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  1. #1
    New Member
    Join Date
    Jul 2015
    Location
    Hayward, CA
    Hammock
    10' Dutch PolyD/ENO DN
    Tarp
    Yukon Walkabout
    Insulation
    CCF+0*Sleeping bag
    Suspension
    Cinch buckles
    Posts
    23

    Advice for a NOOB: Pulling the trigger on new gear

    Ok guys, I need some advice.

    Pretty new to hammocks in general, but about a week ago I found your forum. I've been reading a lot, and even learning a lot. I have an ENO doublenest and atlas straps and basic backpacking gear already, but the more I read, the more I have the itch to get better, lighter, stronger, more comfortable gear - unfortunately that gear is also more expensive.

    How do you guys decide what gear is worth it to actually pull the trigger on and purchase? I have about 6 hammocks, 3 suspension systems, 4 tarps, 3 bug nets, and 7 insulation methods I want to try. And that is only the stuff I want for myself, don't even get me started on how I am already plotting to convert my girl friend, friends and family by buying them hammocks of their own. I also only have about $100 in cash laying around to spend, so perhaps luckily no major purchases can even be made right away.

    Anyways, will I continue to learn more and narrow down my list of potential future purchases by following along with the forum? Or, am I doomed to continue adding to the list. Do you recommend buying a couple of mid ranged priced items to get a feel for different things, or saving up for a big purchase that will last me a long time and just hope I like the style/feel of it without having much experience? Are there any pieces of gear that people generally only really like - hammocks or tarps or whatever that are no-brainers to purchase if the price is within my budget?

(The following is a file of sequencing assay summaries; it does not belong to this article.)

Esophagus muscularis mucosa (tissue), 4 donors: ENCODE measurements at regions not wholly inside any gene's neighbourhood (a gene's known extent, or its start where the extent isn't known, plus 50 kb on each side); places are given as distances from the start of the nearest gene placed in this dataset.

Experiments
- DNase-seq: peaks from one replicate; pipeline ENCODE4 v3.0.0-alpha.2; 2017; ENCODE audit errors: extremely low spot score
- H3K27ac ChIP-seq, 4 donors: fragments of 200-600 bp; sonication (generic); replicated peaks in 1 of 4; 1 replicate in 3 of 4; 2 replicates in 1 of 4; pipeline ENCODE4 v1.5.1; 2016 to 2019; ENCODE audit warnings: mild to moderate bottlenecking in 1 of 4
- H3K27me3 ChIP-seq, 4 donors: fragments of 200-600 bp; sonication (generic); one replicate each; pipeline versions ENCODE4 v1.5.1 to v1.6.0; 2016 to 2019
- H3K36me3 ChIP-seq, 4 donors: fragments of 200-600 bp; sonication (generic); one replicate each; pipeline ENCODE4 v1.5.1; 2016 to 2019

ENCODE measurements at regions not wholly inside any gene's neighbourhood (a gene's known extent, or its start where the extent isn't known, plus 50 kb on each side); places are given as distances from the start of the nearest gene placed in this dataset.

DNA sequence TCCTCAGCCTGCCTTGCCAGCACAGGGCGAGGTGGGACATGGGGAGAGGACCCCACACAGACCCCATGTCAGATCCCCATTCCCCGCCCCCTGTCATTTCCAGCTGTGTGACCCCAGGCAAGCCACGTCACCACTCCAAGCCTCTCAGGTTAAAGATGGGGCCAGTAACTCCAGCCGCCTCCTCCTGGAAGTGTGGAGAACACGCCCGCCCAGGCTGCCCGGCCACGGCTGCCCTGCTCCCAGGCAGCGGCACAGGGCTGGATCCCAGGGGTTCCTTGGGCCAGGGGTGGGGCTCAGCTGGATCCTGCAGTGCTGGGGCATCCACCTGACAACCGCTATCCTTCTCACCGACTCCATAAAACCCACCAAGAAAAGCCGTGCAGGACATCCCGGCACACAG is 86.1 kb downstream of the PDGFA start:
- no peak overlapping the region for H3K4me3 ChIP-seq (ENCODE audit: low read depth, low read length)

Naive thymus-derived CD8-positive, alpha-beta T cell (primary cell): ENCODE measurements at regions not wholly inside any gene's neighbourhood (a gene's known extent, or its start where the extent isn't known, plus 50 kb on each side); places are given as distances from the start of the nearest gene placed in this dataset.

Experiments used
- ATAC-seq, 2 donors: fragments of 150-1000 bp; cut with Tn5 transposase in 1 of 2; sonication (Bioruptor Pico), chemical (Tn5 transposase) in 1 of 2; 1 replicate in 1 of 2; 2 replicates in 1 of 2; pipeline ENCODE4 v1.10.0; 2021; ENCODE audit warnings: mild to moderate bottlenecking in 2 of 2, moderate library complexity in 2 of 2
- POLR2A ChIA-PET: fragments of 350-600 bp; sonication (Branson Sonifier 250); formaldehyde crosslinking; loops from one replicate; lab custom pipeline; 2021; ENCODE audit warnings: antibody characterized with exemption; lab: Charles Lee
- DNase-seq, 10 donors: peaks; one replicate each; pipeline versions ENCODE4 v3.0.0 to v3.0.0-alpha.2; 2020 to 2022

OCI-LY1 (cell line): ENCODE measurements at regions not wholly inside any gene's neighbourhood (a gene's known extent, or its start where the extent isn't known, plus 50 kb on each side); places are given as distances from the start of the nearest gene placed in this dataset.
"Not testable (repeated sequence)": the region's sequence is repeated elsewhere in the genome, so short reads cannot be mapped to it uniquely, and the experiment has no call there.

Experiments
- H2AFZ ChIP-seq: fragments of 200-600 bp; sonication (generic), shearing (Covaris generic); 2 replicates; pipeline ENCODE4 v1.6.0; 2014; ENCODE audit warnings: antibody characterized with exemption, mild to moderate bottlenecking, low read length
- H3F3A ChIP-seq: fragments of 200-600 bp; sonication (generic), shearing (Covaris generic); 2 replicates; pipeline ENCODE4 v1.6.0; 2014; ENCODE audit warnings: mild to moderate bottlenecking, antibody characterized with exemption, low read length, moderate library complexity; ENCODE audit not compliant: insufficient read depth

2. #2

    Join Date
    Jun 2013
    Location
    Gonzales, LA
    Hammock
    DH Darien/DIY
    Tarp
    WL Big Daddy
    Insulation
    JrB, HG, WL
    Suspension
    Whoopies
    Posts
    1,609
    It's a tough decision. I tried many different configurations and am still trying. For me bottom insulation and tarp with good suspension makes the trip nice. My favorite hammocks are simple gathered end.